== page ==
Celebrations for Independence Day will soon be
upon us. Even if the pandemic has changed how we celebrate, the citizens of New
Boston will be sure to set off bangs and booms. There are many people who look
forward to the traditional Fourth of July celebrations: parades, barbecues, and
fireworks being the hallmarks. Unfortunately, our canine companions do not
understand our need to celebrate and especially don’t understand why there are
sudden explosions all around. This is why the Fourth of July is the number one
day of the year that pets go missing.
Fun for us, not for many of our animals. Following are tips to help make your
Fourth of July a successful one for you and your dog:
Keep as much consistency to your dog’s daily
schedule, but be ready to adjust as dusk approaches.
Take your dog for a longer walk during the day and
give give extra brain game outlets before the festivities. This is especially
true if you are leaving your dog home alone during the fireworks displays.
Establish a designated dog safe haven within your
house that preferably has no windows. This room should already be established
as safe and relaxing for your dog well before festivities begin.
Make sure items needed during the fireworks are
already in the room.
Watch out for door dashing!
Make sure your dog is wearing a flat buckle collar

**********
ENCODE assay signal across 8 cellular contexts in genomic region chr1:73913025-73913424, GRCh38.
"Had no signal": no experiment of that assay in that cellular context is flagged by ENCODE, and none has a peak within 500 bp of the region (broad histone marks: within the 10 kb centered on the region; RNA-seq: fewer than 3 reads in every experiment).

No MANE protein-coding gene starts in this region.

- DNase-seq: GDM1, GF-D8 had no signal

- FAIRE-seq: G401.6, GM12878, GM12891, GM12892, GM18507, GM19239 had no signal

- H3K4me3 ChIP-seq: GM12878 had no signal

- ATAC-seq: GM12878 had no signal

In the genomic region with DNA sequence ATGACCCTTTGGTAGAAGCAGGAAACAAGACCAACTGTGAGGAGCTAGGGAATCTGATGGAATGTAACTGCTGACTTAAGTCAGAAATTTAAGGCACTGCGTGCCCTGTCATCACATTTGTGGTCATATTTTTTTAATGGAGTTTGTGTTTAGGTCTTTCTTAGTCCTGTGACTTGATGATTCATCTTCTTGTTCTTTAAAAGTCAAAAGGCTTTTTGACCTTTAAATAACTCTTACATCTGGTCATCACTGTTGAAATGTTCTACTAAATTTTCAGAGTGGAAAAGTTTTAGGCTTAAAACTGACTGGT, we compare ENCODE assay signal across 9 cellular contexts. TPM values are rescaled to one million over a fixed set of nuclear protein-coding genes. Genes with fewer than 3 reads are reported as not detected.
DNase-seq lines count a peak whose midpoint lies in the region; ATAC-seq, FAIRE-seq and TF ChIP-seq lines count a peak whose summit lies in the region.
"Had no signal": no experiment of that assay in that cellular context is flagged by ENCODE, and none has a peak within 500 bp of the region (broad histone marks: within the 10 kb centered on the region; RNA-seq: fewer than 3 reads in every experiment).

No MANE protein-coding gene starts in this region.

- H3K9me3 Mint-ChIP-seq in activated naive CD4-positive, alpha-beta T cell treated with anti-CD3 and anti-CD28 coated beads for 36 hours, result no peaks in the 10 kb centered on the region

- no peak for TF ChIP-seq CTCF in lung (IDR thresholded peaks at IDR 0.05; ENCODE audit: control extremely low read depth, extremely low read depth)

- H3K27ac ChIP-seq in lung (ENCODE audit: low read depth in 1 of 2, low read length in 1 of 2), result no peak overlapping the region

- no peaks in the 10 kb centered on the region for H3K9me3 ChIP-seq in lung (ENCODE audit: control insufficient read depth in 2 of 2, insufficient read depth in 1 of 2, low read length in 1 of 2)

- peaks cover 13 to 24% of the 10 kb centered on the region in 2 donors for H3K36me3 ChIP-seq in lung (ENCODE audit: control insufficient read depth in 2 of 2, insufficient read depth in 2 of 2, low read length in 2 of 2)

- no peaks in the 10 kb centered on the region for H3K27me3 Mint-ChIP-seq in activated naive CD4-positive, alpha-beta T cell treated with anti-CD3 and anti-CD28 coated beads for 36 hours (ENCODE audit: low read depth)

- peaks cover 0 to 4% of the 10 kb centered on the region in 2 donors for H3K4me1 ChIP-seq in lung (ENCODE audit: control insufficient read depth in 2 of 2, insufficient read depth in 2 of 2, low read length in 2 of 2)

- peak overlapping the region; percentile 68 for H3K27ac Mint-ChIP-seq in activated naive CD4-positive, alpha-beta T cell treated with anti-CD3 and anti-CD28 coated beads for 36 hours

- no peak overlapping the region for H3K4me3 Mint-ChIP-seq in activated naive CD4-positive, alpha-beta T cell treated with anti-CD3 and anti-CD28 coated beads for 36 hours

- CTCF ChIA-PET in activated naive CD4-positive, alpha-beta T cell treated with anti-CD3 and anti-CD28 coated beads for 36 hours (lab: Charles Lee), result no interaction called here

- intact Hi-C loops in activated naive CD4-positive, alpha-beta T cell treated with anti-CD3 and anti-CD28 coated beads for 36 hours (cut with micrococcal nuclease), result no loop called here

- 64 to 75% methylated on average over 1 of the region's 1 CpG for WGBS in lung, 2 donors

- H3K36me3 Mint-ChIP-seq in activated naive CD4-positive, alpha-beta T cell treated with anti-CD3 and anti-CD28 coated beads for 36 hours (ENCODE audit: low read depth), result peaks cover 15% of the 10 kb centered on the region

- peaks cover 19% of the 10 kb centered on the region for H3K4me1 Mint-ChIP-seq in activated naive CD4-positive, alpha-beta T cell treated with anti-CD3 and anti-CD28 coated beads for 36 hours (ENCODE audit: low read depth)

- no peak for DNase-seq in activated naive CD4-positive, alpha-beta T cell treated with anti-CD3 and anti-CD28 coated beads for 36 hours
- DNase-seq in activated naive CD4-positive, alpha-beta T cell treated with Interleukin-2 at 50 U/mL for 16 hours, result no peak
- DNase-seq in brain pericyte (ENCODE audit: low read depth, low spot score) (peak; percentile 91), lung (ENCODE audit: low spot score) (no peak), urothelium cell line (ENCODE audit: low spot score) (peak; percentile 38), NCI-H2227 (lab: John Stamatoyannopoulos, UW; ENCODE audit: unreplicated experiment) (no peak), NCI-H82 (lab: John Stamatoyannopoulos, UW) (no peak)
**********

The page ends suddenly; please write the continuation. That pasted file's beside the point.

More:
with their current ID tags attached with your up to date phone number. Updated
info includes their microchip as well!
Have a metal exercise pen around the main door to
ask as a backup.
If your dog has a negative history with fireworks,
especially if they are phobic, contact your veterinarian.
Place your dog in the room before fireworks with
enough time for them to nestle down.
Use box fan, noise machine, classical music, TVs
to mask the sound of scary noises.
It is well worth the purchase. If it does not help ease your dog’s stress
many big box stores will let you return it!
Give your dog multiple interactive treat toys and
If you can be present with your dog, even better.
This is when you can have treat parties and it goes like this… Boom →
Happily say “Treat Party” → sprinkle kibble and treats around your dog. Repeat
When you take your dog to potty have them on leash
(even if your yard is fenced) and be ready to give them a high value treat
immediately following any scary sound.
Indoors play their favorite game with extra
Settle for a snuggle session (if your dog is one
who enjoys this!)
Although bangs and booms culminate on the Fourth,
throughout the summer there are festivities and outdoor activities that bring
fireworks and gunshots heard throughout New Boston (don’t forget thunder and
lightning.) If your dog is young or new to our town you can help them adjust
by being proactive. When outside, especially the week before and after the
Fourth, have a treat pouch with high value treats and toys. Gun shot → treat,
firework → favorite ball toss, your sister’s “beautiful” singing → treat party!